Mothering Sunday

Matthew 23:37

O Jerusalem, Jerusalem, thou that killest the prophets, and stonest them which are sent unto thee, how often would I have gathered thy children together, even as a hen gathereth her chickens under her wings, and ye would not!

In the early days of the Nazi invasion of Russia the German army swept almost unopposed across the Ukrainian plains. Just short of Kiev stood a town that had one of the few bridges which would allow the retreating Russian army to cross. The local militia were ordered to hold until the last man.

For two days they fought valiantly holding up the mighty Germans and allowing their own troops to withdraw hopefully to fight elsewhere another day. Until in the early hours of the third day they finally had to concede and either surrender or try and escape. Many of the survivors were too badly wounded to flee some were carried back into the town or left to the mercies of the oncoming enemy.

As the morning wore on the German army progressed through the town firstly the mighty Tiger tanks then the victorious troops boldly marching. As they did so large crowds of townspeople gathered to watch and sometimes jeer, until the authorities began to fear someone might lob a leftover grenade or fire a few rounds from a hunting rifle and spark a massacre if the Germans retaliated. Fortunately apart from insults curses and the odd stone nothing was thrown or fired.

At the end of the column of conquering heroes came men who did not swagger or look proud for these were the wounded those who could walk and those carried on stretchers or laid in open trucks. The local militia had exacted a high price for the capture of their town. As the crowd looked on the shouts and insults became less until one elderly7 looking woman broke through the cordon and approached a heavily bandaged German walking with the aid of a makeshift crutch. As she reached him she put her hand deep inside he inside coat pocket fearing a knife or even gun would appear some soldiers took a step towards her but from her coat she drew not a weapon but a piece of old bread.

She offered this to the wounded man who was of course hungry he took a piece then passed it on to the soldier next to him. As he did so other women came forward with bread or sausage or bottles of drink and offered them to the wounded.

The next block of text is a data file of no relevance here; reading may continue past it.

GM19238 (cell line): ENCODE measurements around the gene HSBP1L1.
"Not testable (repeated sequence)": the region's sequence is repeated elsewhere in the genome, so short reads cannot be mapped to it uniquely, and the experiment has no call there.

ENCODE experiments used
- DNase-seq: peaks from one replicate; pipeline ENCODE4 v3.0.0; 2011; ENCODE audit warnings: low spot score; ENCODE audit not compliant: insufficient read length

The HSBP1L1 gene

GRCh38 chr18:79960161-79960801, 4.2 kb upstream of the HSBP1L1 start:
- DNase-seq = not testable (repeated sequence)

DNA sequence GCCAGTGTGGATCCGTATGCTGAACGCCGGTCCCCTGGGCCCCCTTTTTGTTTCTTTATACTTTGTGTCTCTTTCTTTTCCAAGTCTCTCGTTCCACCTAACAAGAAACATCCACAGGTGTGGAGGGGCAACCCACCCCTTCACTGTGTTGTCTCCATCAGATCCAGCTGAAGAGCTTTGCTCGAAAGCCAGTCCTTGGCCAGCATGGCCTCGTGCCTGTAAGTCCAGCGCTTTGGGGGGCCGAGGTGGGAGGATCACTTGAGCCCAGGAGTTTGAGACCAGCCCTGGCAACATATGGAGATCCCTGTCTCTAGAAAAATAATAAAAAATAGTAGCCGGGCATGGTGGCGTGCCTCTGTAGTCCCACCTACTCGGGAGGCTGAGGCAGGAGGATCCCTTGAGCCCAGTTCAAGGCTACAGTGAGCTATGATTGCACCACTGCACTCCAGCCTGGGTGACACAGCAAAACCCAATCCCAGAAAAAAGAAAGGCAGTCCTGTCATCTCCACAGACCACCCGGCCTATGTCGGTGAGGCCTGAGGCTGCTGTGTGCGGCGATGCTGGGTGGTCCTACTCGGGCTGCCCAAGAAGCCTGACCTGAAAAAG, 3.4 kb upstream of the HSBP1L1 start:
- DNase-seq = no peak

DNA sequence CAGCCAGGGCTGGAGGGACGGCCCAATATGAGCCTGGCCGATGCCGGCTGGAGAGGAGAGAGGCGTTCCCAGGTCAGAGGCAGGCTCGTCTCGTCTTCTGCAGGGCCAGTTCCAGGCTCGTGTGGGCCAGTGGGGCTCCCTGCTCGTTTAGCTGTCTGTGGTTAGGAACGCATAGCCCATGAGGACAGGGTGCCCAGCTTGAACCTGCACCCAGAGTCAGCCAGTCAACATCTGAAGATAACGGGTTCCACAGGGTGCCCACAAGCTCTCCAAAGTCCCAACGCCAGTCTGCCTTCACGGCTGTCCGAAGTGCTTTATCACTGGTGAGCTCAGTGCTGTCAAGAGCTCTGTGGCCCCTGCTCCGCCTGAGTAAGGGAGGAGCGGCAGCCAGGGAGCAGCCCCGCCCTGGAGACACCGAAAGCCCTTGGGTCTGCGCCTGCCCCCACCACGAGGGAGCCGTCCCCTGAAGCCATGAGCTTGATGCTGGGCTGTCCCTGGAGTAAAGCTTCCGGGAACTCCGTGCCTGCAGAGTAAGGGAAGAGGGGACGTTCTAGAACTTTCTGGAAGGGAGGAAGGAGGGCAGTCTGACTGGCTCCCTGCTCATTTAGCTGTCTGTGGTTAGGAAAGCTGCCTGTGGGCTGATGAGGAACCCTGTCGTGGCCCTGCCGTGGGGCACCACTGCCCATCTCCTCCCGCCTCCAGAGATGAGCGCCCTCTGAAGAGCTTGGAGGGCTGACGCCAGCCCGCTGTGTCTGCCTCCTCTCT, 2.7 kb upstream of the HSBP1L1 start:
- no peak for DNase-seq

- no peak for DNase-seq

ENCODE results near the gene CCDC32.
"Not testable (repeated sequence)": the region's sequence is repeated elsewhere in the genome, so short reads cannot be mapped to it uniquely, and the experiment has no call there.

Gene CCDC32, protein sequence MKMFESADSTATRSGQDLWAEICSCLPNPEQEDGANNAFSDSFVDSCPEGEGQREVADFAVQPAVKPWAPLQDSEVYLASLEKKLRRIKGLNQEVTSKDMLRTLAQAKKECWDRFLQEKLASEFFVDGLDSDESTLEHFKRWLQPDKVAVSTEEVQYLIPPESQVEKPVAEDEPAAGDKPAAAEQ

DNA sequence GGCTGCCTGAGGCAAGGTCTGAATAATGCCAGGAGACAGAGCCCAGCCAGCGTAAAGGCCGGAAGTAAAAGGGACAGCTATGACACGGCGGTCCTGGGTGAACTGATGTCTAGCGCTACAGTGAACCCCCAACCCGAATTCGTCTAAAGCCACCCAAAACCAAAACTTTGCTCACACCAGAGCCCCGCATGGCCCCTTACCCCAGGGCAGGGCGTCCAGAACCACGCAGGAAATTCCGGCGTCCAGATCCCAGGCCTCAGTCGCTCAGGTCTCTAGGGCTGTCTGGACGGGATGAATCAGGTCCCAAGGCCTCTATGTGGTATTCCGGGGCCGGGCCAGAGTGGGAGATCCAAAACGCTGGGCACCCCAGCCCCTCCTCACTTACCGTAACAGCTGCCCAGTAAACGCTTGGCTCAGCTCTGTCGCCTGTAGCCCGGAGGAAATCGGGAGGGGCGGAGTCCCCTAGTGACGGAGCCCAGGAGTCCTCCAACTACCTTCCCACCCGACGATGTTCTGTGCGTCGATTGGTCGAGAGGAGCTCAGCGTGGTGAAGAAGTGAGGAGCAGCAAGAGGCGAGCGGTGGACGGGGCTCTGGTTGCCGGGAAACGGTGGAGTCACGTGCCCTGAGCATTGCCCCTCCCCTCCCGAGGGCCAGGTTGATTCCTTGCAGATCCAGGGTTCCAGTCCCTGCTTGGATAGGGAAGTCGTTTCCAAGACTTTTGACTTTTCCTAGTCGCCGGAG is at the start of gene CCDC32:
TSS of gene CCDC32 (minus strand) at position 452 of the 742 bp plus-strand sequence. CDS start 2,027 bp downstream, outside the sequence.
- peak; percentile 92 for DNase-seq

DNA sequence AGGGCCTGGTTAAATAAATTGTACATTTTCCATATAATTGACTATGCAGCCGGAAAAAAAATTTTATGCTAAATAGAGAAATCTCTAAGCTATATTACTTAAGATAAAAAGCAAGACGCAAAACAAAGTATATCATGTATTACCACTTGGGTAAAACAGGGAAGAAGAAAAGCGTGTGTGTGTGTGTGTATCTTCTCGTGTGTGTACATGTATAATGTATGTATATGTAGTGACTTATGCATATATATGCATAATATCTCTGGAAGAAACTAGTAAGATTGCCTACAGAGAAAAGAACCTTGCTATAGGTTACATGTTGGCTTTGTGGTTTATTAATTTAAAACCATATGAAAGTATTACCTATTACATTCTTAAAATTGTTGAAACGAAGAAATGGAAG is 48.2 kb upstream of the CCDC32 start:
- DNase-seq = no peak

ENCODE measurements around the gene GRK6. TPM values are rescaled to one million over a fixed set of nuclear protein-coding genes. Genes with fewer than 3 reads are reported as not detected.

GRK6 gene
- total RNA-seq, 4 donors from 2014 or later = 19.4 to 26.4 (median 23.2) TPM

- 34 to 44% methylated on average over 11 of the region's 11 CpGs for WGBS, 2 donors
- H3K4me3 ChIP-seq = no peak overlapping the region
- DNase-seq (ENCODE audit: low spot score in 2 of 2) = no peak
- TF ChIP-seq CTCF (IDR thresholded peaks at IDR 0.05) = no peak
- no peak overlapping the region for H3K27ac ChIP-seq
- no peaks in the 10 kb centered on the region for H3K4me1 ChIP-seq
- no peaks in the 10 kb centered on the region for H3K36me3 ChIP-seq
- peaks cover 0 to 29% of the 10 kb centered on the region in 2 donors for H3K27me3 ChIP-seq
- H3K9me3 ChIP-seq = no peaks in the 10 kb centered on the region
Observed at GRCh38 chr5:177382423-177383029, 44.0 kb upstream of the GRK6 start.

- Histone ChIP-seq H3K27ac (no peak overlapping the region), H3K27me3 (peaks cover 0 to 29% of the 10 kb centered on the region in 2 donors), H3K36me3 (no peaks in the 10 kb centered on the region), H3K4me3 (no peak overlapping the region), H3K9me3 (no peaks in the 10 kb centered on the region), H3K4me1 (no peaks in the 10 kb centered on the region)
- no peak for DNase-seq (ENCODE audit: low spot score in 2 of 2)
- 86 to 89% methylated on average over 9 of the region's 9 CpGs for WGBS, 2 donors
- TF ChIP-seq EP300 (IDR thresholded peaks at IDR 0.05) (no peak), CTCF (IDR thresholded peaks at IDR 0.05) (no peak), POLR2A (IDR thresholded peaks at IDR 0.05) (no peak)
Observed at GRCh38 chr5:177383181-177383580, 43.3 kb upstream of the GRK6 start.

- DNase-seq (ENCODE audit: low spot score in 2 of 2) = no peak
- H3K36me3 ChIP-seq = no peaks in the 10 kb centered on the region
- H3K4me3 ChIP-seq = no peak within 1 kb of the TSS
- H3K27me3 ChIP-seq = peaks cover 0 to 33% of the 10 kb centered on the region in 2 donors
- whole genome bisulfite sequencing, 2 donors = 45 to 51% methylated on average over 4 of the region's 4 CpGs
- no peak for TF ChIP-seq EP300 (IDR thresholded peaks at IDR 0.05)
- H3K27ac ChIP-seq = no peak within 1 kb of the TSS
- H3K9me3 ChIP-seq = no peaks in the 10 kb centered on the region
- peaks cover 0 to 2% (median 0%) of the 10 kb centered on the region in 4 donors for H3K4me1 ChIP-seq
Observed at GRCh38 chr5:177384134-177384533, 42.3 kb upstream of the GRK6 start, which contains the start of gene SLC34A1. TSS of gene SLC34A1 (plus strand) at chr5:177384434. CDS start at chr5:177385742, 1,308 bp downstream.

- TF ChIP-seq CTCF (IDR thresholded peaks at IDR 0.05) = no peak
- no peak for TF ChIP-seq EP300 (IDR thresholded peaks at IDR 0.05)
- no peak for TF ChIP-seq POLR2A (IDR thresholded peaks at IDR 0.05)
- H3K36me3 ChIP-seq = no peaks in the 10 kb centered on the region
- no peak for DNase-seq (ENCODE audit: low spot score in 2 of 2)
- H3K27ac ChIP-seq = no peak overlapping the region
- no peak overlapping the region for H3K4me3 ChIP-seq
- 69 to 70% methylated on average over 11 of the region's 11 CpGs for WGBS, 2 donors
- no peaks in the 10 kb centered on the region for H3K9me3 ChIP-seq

The men might be a foreign army The men might be the enemy The men might be those that had killed or maimed the Russian soldiers They might be many things but the thing they were more than anything else were someone’s son and they were hurting with no one to comfort them.

The power of a mother’s love overcame the loathing of a foreign soldier and all that mattered was helping the motherless son who was in pain frightened and a long way from home.

The motherhood of Jesus, God the Son, is often overlooked but here as he looks upon Jerusalem the city and the people who had mistreated and murdered so many of the Messengers from God the Father he sees not their misdeeds but their weaknesses which had led them to so many bad decisions and now as Jesus knew the time of their destruction was not far off He reaches out to them to protect them from the pain and the hardship that is coming as surely as his own crucifixion.

Like those Ukrainian mothers he reaches out to help because that is what they need. A loving caring parent to wipe away the tears and kiss away the pain no matter the cost to themselves


Lord God our parent in Heaven look upon all your children today and grant us your protection. Gather us in Lord under your eternal wings that we might be safe. As we fear may we feel your warmth, as we worry may we feel your confidence As we face an uncertain tomorrow may we know the certainty that you will be there tomorrow and always loving caring mothering and protecting us

In your Mercy hear our prayer